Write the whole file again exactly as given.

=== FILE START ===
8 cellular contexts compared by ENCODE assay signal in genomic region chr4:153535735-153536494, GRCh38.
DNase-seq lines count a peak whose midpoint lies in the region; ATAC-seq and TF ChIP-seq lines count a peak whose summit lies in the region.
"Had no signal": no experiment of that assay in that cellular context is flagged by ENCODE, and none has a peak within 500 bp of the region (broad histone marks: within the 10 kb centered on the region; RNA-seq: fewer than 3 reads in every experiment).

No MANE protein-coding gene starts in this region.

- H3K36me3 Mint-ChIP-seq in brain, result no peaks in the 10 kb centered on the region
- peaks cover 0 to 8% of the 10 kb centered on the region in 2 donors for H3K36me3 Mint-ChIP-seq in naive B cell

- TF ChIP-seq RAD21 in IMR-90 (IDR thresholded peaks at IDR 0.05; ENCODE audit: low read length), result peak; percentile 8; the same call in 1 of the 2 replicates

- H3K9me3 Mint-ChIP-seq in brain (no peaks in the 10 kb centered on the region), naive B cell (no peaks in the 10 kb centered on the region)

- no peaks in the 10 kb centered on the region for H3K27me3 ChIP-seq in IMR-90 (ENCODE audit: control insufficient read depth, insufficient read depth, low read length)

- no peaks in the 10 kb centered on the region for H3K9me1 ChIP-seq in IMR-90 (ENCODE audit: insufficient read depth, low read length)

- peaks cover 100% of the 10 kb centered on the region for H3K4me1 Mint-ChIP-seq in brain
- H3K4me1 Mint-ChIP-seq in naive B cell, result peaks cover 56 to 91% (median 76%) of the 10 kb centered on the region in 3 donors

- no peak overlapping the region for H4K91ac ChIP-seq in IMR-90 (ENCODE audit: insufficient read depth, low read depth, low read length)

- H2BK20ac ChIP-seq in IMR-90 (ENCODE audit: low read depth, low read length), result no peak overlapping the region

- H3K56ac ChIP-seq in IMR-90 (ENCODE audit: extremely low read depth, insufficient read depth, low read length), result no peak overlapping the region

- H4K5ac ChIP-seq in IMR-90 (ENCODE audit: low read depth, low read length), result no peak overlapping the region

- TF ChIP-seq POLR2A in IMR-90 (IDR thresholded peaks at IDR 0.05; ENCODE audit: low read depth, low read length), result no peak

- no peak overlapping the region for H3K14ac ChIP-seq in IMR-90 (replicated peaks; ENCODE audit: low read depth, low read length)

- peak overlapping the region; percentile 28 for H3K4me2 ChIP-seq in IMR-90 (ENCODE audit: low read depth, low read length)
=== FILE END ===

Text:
8 cellular contexts compared by ENCODE assay signal in genomic region chr4:153535735-153536494, GRCh38.
DNase-seq lines count a peak whose midpoint lies in the region; ATAC-seq and TF ChIP-seq lines count a peak whose summit lies in the region.
"Had no signal": no experiment of that assay in that cellular context is flagged by ENCODE, and none has a peak within 500 bp of the region (broad histone marks: within the 10 kb centered on the region; RNA-seq: fewer than 3 reads in every experiment).

No MANE protein-coding gene starts in this region.

- H3K36me3 Mint-ChIP-seq in brain, result no peaks in the 10 kb centered on the region
- peaks cover 0 to 8% of the 10 kb centered on the region in 2 donors for H3K36me3 Mint-ChIP-seq in naive B cell

- TF ChIP-seq RAD21 in IMR-90 (IDR thresholded peaks at IDR 0.05; ENCODE audit: low read length), result peak; percentile 8; the same call in 1 of the 2 replicates

- H3K9me3 Mint-ChIP-seq in brain (no peaks in the 10 kb centered on the region), naive B cell (no peaks in the 10 kb centered on the region)

- no peaks in the 10 kb centered on the region for H3K27me3 ChIP-seq in IMR-90 (ENCODE audit: control insufficient read depth, insufficient read depth, low read length)

- no peaks in the 10 kb centered on the region for H3K9me1 ChIP-seq in IMR-90 (ENCODE audit: insufficient read depth, low read length)

- peaks cover 100% of the 10 kb centered on the region for H3K4me1 Mint-ChIP-seq in brain
- H3K4me1 Mint-ChIP-seq in naive B cell, result peaks cover 56 to 91% (median 76%) of the 10 kb centered on the region in 3 donors

- no peak overlapping the region for H4K91ac ChIP-seq in IMR-90 (ENCODE audit: insufficient read depth, low read depth, low read length)

- H2BK20ac ChIP-seq in IMR-90 (ENCODE audit: low read depth, low read length), result no peak overlapping the region

- H3K56ac ChIP-seq in IMR-90 (ENCODE audit: extremely low read depth, insufficient read depth, low read length), result no peak overlapping the region

- H4K5ac ChIP-seq in IMR-90 (ENCODE audit: low read depth, low read length), result no peak overlapping the region

- TF ChIP-seq POLR2A in IMR-90 (IDR thresholded peaks at IDR 0.05; ENCODE audit: low read depth, low read length), result no peak

- no peak overlapping the region for H3K14ac ChIP-seq in IMR-90 (replicated peaks; ENCODE audit: low read depth, low read length)

- peak overlapping the region; percentile 28 for H3K4me2 ChIP-seq in IMR-90 (ENCODE audit: low read depth, low read length)